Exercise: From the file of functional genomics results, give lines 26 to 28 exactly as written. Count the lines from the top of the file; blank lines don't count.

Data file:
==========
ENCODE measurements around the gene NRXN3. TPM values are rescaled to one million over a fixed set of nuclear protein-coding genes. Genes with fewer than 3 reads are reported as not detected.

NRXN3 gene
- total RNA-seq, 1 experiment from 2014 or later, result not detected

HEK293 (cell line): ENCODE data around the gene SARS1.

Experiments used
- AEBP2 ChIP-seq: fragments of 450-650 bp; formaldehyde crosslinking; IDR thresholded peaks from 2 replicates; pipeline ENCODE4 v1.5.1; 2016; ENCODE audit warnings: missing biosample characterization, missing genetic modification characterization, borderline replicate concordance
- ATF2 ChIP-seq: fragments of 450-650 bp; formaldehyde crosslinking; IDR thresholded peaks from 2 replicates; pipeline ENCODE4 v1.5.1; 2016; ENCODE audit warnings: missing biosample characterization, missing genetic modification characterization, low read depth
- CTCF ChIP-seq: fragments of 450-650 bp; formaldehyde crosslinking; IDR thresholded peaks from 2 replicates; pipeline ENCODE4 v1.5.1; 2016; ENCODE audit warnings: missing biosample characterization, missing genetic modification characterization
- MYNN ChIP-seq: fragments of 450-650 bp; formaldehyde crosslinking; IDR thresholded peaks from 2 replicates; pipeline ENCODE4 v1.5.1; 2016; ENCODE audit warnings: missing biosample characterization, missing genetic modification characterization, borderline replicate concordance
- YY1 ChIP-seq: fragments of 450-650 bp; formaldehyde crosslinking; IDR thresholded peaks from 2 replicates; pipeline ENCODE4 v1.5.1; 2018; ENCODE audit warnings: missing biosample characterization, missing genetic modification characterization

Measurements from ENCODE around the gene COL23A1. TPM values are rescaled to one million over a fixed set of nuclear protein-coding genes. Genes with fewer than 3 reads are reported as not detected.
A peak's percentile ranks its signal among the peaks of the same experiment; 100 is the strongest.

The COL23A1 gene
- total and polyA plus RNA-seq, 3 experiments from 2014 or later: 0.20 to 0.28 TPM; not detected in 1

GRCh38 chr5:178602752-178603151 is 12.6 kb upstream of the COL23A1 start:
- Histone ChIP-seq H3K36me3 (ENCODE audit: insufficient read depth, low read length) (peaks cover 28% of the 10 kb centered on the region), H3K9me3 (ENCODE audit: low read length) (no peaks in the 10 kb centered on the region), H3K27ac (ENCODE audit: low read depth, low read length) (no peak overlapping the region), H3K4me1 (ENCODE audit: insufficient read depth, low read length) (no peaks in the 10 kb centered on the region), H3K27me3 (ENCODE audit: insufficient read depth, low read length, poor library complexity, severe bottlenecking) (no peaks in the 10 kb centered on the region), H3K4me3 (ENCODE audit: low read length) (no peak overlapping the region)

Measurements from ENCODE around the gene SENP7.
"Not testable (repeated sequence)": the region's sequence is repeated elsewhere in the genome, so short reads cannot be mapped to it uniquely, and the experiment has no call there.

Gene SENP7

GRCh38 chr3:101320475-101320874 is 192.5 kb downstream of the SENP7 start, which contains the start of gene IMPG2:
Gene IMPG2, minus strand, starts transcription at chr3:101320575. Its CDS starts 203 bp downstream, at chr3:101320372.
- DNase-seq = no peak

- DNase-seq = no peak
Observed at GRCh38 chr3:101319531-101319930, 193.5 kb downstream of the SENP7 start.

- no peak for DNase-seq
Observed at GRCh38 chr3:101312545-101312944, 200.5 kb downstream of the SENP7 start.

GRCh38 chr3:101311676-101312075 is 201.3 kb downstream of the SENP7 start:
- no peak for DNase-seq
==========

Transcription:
Observed at GRCh38 chr3:101312545-101312944, 200.5 kb downstream of the SENP7 start.

GRCh38 chr3:101311676-101312075 is 201.3 kb downstream of the SENP7 start:
- no peak for DNase-seq